What we've learned from question time and Minister Cash's statement today is that, yet again, she wants to rely on this argument that she doesn't know anything about the evidence that has been given in the court case this week by her former staffer. She has her eyes covered. She is apparently not reading any newspapers or any of the media reports about it. Apparently none of her media advisers are telling her about the reports, which are all through the media, about the evidence being given by a former staffer of hers which puts her in a very bad light. But she doesn't know about that, just like she apparently didn't know about the leak in the first place.
In answer to a number of questions, she has refused to comment on various propositions that have been put to her by the opposition today, which only makes you wonder why. Senator Cameron asked whether she was the source of the leak. The answer from Senator Cash was: 'I can't possibly comment on that. I'm not going to confirm that.' In answer to a question from Senator Keneally about whether then-Prime Minister Turnbull's office asked her office to leak this information to the media, she said, 'I can't comment on that. It's too sensitive. I've got to claim privilege. I'm going to claim an immunity. I'm not going to give an answer on that.' In answer to a question from me about the shocking evidence which came out yesterday in court where her former senior media adviser admitted that he had deleted text messages sent between him and a staff member in Minister Keenan's office where they conspired to leak this police information and whether she directed her staff to delete text messages, what did Senator Cash do? She said, 'I'm not going to talk about that. I can't possibly talk about that.'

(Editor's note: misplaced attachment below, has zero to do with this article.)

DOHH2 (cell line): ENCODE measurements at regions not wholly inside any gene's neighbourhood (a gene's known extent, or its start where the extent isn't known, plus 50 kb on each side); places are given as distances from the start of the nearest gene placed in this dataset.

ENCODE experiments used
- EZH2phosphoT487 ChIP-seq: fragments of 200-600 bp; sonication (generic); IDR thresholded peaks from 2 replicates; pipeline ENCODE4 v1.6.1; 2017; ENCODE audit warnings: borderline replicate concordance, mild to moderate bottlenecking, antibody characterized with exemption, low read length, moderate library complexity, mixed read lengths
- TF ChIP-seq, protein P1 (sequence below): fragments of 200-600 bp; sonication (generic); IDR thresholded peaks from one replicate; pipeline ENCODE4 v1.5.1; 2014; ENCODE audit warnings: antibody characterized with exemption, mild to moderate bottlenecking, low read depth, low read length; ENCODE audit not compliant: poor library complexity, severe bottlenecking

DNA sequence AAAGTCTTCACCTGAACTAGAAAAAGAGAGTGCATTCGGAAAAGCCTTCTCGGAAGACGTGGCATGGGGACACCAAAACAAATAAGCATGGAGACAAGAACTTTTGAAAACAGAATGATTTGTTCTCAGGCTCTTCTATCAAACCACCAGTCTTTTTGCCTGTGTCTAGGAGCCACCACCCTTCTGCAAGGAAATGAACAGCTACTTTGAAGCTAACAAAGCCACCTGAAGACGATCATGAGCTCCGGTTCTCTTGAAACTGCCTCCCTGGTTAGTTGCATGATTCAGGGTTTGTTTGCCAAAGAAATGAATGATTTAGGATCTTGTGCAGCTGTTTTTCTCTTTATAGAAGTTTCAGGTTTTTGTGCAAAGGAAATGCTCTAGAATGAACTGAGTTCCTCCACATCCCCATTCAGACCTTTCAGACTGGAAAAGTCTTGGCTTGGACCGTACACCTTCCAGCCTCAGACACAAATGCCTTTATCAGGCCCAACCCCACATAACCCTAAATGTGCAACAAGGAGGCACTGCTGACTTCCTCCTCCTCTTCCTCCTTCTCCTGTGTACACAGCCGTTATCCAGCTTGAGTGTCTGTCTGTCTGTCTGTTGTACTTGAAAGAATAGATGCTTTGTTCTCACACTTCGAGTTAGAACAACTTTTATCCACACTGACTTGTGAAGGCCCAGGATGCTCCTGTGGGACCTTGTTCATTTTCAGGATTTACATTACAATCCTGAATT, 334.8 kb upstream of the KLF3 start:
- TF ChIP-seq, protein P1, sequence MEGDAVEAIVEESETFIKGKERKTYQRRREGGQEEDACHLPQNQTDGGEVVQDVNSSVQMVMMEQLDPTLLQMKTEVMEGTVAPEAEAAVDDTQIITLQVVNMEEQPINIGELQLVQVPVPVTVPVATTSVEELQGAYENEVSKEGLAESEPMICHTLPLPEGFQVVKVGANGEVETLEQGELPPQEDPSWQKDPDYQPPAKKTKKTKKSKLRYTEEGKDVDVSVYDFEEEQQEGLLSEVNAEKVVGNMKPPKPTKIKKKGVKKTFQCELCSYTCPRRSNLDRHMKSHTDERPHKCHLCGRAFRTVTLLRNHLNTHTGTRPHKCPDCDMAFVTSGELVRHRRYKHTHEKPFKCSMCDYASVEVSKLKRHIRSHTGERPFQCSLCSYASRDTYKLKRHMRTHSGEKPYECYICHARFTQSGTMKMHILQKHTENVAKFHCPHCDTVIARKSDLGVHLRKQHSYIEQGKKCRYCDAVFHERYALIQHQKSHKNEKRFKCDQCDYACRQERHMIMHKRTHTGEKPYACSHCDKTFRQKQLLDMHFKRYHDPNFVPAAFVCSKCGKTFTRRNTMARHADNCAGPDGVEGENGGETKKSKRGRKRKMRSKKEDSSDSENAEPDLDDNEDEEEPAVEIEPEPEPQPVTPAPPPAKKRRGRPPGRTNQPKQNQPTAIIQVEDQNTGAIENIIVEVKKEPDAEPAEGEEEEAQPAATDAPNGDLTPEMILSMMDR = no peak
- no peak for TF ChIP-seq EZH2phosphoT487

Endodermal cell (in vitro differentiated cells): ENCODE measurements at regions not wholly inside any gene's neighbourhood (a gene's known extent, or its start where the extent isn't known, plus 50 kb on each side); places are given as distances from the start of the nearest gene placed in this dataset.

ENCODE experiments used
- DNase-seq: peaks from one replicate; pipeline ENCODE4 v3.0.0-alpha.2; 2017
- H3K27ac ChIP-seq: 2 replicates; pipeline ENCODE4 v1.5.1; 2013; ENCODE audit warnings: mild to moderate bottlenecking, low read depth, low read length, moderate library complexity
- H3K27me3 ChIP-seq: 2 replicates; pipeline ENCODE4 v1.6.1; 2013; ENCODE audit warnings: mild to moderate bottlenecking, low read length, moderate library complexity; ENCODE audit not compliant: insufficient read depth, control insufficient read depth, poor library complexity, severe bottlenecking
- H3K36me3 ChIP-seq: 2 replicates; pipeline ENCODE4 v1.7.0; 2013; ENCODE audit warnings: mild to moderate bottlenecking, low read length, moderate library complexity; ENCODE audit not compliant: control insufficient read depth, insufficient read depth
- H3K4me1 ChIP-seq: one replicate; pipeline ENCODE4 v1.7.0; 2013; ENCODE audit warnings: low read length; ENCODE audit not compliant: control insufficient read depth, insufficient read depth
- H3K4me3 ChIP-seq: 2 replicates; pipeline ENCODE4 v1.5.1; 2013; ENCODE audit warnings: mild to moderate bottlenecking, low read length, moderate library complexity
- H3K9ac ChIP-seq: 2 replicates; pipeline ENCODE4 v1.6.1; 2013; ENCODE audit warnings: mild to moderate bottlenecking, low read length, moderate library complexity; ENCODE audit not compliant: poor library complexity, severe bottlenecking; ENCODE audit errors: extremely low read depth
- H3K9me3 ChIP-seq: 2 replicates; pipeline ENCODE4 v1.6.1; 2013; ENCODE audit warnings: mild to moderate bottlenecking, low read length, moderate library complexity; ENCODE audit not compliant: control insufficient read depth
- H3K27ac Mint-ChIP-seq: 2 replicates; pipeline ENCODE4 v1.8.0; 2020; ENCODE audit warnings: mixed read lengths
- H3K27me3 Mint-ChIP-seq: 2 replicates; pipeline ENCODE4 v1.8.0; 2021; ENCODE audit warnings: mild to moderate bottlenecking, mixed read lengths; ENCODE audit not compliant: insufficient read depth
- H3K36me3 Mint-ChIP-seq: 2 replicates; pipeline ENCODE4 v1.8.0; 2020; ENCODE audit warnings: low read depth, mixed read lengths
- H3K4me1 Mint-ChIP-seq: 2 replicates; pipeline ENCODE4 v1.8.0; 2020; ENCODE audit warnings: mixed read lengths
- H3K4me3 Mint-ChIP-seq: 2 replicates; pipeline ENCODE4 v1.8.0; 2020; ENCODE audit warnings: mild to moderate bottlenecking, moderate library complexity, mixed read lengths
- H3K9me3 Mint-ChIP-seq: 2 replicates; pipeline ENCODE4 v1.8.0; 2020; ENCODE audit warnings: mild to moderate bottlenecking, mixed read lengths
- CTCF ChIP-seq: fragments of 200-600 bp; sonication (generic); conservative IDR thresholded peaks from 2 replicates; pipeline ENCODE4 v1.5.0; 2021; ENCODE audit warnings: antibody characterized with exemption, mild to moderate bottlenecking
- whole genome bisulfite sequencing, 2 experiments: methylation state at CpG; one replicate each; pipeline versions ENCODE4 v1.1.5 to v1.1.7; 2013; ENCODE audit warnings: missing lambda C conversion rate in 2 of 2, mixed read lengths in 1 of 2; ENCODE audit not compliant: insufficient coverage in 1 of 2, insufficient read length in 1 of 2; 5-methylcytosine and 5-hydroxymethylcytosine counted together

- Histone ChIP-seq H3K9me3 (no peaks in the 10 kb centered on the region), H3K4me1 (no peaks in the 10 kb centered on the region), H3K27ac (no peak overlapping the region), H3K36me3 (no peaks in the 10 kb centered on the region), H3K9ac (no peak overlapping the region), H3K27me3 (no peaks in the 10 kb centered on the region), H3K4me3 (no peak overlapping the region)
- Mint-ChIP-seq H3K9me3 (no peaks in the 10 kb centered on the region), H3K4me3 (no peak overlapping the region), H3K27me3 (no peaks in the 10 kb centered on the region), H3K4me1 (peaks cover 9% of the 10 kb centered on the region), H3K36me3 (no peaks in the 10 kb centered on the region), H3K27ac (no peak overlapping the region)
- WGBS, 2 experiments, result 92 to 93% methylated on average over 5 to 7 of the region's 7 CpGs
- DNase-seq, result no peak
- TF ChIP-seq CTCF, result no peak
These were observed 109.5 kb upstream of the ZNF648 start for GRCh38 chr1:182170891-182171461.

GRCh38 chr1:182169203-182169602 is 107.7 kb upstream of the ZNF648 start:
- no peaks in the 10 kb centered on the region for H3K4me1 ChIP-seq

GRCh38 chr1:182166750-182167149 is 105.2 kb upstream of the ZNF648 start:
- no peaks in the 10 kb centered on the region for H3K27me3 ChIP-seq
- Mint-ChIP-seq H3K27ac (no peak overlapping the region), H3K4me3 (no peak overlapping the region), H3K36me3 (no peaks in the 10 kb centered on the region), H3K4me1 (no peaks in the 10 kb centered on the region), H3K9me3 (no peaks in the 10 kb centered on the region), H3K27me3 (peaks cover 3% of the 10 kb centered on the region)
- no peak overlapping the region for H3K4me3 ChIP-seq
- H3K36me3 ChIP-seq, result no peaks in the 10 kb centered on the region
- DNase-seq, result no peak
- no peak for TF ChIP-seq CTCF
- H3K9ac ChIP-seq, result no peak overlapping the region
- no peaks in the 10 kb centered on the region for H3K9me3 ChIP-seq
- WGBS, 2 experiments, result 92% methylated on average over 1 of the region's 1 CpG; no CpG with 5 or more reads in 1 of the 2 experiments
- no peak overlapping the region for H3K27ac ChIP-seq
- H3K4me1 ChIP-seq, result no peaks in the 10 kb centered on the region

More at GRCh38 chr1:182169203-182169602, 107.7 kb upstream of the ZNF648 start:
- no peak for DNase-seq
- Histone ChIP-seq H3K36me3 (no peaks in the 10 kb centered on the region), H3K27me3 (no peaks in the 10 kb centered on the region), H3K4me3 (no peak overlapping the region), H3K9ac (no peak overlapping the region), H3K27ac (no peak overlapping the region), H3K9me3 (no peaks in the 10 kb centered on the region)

So we have all sorts of legitimate questions here based on evidence that has been given to a court this week by members of Senator Cash's own staff that she is re fusing to answer, clearly leaving open the possibility that she has directed her staff to delete text messages, that she did get a direction from then-Prime Minister Turnbull's office to leak this information and that, in fact, she was the very source of this leak in the first place.
But, as I say, if we've got to a point where staff members are deleting text messages between themselves that involve leaking police information to the media, potentially at the direction of a minister, that just shows you the level of desperation that this government has come to. It was also very revealing today that Senator Cash on multiple occasions clearly tried to put distance between herself and her former staff. She is clearly throwing her former staff under the bus and expecting them to take the fall for this whole sorry saga. It's like a scene of criminals pointing the finger at each other, splitting off, trying to save their own skin. That's what we have happening here between Senator Cash and her former staff members. All are blaming each other, and she is chief among them in trying to put her own former staff fairly and squarely in the middle of this and to make sure it has nothing to do with her. Again, this is just the latest example from a government that has run out of ideas, a desperate government that only has fear and smear. Bring on the election.
Question agreed to.